“No to the Killing of Ambassadors” is splashed in big letters across a pock-marked checkpoint in the desert between Misrata and Sirte in Libya. The reference to the attack against the United States in Benghazi makes you hopeful. But just an hour down the road, Sirte is controlled by the Islamic State in Iraq and Syria, along with about 120 miles of Libya’s coastline.
I just returned from Libya for the first time in over a year, and the situation is deteriorating. Libya should have showcased how the Arab Spring turned dictatorships into democracies. That’s what many, myself included, expected after Moammar Gadhafi’s brutal regime fell and a wave of good feeling swept across Libya. But too little was done to assist the transition — and we are now seeing the alarming consequences.
There are two, or depending how you count, four competing governments in the country now — the internationally recognized government in the east, an Islamist leaning government in Tripoli, the U.N.-backed unification government, and ISIS, which governs a growing amount of territory. In parts of Libya that are still safe, security is maintained by competing militias connected in a tenuous set of alliances.
Given this patchwork of governments and militias, Libya is tense, on the verge of implosion. Events while I was there are illuminating.
On February 17, the country celebrated five years since the revolution that freed Libya from 42 years of Gadhafi’s rule. Thousands were in the streets for what should have been a joyous anniversary, but Libyans I spoke with felt disillusionment not hope. And with good reason.
Two days later, the United States hit an ISIS compound in Sabratha, a town about 40 miles west of Tripoli, killing 41 militants. The mayor of Sabratha lauded the airstrike, claiming his government had no knowledge of ISIS’s presence. Three days later, hundreds of other ISIS fighters — who he also says he did not know about — stormed Sabratha, raising a black flag over the center of town.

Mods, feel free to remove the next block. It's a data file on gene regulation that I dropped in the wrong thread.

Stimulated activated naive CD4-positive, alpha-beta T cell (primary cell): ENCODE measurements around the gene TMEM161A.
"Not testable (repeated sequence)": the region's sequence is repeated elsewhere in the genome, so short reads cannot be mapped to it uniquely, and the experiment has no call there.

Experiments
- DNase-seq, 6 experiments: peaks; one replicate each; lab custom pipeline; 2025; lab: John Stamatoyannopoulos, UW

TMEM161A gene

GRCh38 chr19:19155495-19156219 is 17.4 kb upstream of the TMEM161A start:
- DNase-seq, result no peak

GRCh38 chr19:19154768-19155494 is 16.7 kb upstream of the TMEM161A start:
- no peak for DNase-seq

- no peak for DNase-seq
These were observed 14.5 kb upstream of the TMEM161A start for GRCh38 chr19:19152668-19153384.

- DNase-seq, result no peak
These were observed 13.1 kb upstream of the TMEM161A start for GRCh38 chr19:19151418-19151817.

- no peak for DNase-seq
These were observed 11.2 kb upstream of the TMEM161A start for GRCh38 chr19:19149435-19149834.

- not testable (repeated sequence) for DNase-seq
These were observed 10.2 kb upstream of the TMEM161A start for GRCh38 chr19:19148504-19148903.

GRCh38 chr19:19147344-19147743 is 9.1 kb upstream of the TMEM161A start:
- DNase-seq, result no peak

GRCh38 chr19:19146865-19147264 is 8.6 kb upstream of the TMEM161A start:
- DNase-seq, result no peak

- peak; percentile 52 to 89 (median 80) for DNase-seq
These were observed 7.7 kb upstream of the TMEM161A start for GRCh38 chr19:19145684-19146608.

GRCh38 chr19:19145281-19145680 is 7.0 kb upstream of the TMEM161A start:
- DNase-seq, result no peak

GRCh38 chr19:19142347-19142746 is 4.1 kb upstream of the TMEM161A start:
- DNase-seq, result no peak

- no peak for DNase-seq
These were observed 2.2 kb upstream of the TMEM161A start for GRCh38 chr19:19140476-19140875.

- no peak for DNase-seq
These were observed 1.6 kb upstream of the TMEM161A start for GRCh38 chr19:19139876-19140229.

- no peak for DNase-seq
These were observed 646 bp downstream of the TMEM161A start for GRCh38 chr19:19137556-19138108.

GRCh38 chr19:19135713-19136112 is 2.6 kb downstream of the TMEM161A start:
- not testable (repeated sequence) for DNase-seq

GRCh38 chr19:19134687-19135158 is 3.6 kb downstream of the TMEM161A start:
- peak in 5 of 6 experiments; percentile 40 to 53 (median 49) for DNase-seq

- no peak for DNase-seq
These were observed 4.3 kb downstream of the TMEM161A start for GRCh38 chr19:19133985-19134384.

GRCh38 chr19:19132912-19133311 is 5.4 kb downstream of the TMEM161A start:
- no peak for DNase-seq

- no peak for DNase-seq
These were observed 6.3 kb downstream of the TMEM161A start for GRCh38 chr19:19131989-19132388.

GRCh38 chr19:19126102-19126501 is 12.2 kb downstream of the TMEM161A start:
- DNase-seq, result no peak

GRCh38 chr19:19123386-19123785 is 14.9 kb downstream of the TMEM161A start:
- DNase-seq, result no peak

East of Tripoli, Misratans are uneasy. People arrive from ISIS-controlled areas around Sirte. Stories are nightmarish. People are arrested and sentenced to death for cursing or smoking cigarettes. Executions are routine, including crucifixion. Residents estimate the population has dwindled to 10%. Those remaining are terrorized by ISIS, which uses tactics from Syria and Iraq, but with less opposition from the United States and its allies.
A Misrata brigade was dispatched into the desert to fight ISIS, but when we visited their bases and checkpoints, they indicated they are content to contain, not attack ISIS.
Part of the problem is Misrata militias are affiliated with the Islamist government controlling Tripoli. While publicly denouncing ISIS, they have little incentive to fight because they see the internationally recognized government in the east as their more immediate foe.
In the east, the government faces obstacles that also make rooting ISIS out of its stronghold in Sirte a low priority. Gen. Khalifa Haftar leads forces opposed to the Islamists. During the week I was there, he initiated an operation in Benghazi. Fighting was intense and some areas were cleared, but the militants they oppose include Ansar al Sharia and other groups, not only ISIS. Large parts of Benghazi are destroyed, but ISIS has hardly been weakened.
Both governments have called for assistance to fight ISIS, but other than the occasional airstrike, as in Sabratha, military support has been minimal. U.S. policy is focused, seemingly to the exclusion of other initiatives, on supporting U.N. efforts to establish a coalition to unify the governments in the east and the west. This important effort is worthy of U.S. support, but it’s not enough.
On my second to last day in Libya, the legislature in the east was scheduled to debate the U.N.-backed government, but the session was disrupted by an unruly minority and the vote was prevented again.
As U.N. Special Representative Martin Kobler told the Security Council on March 2, the overwhelming majority of Libyans want a unified, democratic government, but have been betrayed by small factions pursuing narrow political interests.
This is a problem that has plagued the transition from its beginning. Meanwhile, as Kobler warned, ISIS “takes advantage of the political and security vacuum and is expanding to the west, east and to the south. While Libya’s financial resources are dwindling, the criminal networks, including human smuggling, are booming.”
The United States should do more to support the unified government by helping to foster conditions inside Libya that will enable it to be received. This means working with U.N. and European allies to punish disruptive actors, using political pressure and sanctions. The United States must also support training programs to develop national security forces. Though challenging, no other country has the resources and experience to make such a difficult effort work.
Finally, President Obama should act on the Pentagon’s recommendation this month on a plan to fight ISIS in Libya, because waiting longer will mean ISIS is entrenched when we do fight them.
I’m realistic about what can presently be achieved in Libya, but allowing it to be a failed state should not be an option.
David Tafuri is a partner at Dentons, an international law firm, and a former State Department official. He was legal counsel to the Libyan opposition and then Libyan government from 2011 to 2014. The views expressed are his own.